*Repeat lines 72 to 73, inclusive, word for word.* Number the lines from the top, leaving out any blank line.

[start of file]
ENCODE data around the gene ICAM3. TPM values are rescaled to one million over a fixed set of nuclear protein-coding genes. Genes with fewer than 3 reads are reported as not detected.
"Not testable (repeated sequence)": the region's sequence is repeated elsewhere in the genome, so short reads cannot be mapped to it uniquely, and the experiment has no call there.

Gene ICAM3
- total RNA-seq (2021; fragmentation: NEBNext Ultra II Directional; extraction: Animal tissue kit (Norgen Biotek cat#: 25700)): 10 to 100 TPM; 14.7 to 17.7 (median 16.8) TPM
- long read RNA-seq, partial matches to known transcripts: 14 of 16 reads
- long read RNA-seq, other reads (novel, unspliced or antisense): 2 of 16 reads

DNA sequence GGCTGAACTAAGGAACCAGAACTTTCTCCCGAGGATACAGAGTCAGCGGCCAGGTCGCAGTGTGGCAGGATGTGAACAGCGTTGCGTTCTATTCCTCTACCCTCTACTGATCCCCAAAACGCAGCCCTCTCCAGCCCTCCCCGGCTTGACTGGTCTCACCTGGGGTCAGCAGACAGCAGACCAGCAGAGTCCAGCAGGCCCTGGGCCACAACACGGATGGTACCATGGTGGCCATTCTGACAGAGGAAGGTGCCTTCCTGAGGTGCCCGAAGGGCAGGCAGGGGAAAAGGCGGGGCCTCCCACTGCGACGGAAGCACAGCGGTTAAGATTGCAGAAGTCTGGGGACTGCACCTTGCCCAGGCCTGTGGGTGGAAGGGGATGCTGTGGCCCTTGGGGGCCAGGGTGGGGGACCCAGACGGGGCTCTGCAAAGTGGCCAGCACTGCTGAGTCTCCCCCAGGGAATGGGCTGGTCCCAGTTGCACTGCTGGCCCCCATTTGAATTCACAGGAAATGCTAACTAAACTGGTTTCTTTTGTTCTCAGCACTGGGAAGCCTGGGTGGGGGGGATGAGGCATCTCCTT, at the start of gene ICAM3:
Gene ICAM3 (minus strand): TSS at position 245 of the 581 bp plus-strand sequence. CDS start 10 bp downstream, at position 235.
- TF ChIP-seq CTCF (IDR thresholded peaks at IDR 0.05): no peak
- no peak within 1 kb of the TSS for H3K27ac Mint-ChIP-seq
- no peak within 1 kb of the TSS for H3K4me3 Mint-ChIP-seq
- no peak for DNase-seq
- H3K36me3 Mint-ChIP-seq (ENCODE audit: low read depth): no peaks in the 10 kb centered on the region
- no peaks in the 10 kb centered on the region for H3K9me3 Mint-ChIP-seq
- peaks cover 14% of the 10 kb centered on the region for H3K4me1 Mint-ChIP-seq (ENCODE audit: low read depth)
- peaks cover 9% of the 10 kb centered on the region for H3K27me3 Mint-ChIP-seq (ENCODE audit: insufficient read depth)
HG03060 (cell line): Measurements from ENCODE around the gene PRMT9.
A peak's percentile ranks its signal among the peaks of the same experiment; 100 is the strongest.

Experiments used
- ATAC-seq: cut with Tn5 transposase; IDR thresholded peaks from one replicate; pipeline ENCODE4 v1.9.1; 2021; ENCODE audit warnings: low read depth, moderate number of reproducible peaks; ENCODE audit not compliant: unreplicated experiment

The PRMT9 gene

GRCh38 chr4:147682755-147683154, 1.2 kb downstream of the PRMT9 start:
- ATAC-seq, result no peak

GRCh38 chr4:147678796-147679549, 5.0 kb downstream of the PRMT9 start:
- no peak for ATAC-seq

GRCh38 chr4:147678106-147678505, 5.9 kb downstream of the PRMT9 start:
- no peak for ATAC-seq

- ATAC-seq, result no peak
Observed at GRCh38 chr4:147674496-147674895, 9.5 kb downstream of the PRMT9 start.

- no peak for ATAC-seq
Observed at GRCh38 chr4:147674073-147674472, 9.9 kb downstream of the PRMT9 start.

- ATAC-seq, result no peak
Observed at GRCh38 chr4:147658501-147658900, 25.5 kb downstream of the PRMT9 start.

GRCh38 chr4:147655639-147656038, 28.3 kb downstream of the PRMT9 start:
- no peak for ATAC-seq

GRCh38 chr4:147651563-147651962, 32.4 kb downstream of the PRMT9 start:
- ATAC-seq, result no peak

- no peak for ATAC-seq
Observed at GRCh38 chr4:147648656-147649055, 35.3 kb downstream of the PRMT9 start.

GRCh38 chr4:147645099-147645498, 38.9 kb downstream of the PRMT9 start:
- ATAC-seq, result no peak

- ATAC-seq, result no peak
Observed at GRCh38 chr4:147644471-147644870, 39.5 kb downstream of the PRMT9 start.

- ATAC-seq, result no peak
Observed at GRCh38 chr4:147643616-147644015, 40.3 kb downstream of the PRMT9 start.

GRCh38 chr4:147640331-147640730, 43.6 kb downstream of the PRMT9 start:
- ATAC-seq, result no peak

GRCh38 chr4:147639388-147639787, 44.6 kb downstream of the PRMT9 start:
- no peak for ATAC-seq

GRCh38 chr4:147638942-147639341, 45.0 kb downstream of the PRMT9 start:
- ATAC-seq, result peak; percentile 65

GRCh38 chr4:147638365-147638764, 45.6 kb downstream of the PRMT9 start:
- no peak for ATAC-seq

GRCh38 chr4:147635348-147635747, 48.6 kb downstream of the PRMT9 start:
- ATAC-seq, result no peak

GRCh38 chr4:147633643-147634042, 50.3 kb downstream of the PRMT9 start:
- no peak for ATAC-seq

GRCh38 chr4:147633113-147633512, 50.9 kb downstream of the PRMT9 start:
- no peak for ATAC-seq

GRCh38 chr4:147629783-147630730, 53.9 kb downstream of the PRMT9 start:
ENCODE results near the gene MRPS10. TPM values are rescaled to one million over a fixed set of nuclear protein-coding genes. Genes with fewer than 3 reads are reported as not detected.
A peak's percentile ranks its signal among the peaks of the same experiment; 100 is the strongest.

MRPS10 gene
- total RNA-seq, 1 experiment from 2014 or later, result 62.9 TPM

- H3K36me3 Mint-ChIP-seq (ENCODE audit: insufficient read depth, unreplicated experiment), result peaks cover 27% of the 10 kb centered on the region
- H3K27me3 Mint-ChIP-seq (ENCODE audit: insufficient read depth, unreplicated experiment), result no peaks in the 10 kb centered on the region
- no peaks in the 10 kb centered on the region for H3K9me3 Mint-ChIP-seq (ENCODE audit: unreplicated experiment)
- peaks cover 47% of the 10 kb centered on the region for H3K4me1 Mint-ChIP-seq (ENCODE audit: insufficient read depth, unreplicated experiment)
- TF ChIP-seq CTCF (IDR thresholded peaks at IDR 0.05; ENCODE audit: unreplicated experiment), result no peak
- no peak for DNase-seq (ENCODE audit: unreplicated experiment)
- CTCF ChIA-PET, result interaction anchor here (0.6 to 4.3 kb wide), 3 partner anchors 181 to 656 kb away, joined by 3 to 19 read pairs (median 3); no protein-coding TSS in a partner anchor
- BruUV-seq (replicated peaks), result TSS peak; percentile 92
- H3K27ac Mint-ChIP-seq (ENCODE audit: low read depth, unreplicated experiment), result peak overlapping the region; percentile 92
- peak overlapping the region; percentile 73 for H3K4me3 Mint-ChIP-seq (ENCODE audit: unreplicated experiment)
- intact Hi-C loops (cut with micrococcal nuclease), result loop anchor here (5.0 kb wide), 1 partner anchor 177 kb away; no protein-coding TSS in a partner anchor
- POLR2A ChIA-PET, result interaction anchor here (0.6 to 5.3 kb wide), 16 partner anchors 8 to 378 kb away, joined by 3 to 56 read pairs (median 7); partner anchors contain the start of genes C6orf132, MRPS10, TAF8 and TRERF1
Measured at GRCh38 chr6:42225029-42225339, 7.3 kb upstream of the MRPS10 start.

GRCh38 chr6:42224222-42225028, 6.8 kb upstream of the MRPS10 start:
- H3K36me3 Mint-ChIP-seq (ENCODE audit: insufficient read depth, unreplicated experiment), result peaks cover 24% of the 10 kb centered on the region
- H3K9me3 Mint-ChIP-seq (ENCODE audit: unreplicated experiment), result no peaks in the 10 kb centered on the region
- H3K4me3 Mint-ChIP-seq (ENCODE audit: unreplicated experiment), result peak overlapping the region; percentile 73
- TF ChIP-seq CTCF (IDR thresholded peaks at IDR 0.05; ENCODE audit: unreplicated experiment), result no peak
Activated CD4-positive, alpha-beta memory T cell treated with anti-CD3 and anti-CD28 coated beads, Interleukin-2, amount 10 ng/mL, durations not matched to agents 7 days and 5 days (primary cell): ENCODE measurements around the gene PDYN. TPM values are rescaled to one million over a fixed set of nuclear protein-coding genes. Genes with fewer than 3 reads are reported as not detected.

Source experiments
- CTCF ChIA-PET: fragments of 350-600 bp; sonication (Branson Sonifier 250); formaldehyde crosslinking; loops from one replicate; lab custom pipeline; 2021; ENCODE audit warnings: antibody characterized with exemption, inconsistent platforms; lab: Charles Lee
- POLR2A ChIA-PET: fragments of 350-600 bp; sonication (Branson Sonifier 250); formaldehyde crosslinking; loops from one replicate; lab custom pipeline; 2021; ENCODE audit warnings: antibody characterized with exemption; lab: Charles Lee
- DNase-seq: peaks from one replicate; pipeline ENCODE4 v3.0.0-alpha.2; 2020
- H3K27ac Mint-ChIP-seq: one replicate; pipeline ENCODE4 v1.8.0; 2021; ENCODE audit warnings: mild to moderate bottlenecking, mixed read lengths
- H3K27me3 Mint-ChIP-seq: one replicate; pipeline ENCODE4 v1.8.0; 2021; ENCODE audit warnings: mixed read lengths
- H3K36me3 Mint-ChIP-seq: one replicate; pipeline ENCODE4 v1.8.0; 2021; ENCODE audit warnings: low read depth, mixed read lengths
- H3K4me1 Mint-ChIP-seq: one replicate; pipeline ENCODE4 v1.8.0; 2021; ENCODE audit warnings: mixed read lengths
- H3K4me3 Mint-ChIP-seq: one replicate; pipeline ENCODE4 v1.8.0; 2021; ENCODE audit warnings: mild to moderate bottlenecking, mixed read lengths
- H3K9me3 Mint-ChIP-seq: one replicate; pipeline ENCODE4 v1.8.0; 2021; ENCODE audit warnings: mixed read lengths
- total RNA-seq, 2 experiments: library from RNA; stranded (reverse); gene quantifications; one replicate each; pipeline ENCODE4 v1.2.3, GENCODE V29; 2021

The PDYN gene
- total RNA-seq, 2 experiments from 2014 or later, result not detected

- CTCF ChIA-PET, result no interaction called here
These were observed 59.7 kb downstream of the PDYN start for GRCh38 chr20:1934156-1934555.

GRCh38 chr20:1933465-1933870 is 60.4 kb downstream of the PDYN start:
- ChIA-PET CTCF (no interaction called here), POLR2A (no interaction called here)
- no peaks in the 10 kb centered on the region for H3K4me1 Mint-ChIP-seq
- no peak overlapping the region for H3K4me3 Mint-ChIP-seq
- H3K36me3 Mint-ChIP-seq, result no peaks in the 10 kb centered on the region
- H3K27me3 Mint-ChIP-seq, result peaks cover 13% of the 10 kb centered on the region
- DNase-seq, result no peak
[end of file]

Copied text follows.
- BruUV-seq (replicated peaks), result TSS peak; percentile 92
- H3K27ac Mint-ChIP-seq (ENCODE audit: low read depth, unreplicated experiment), result peak overlapping the region; percentile 92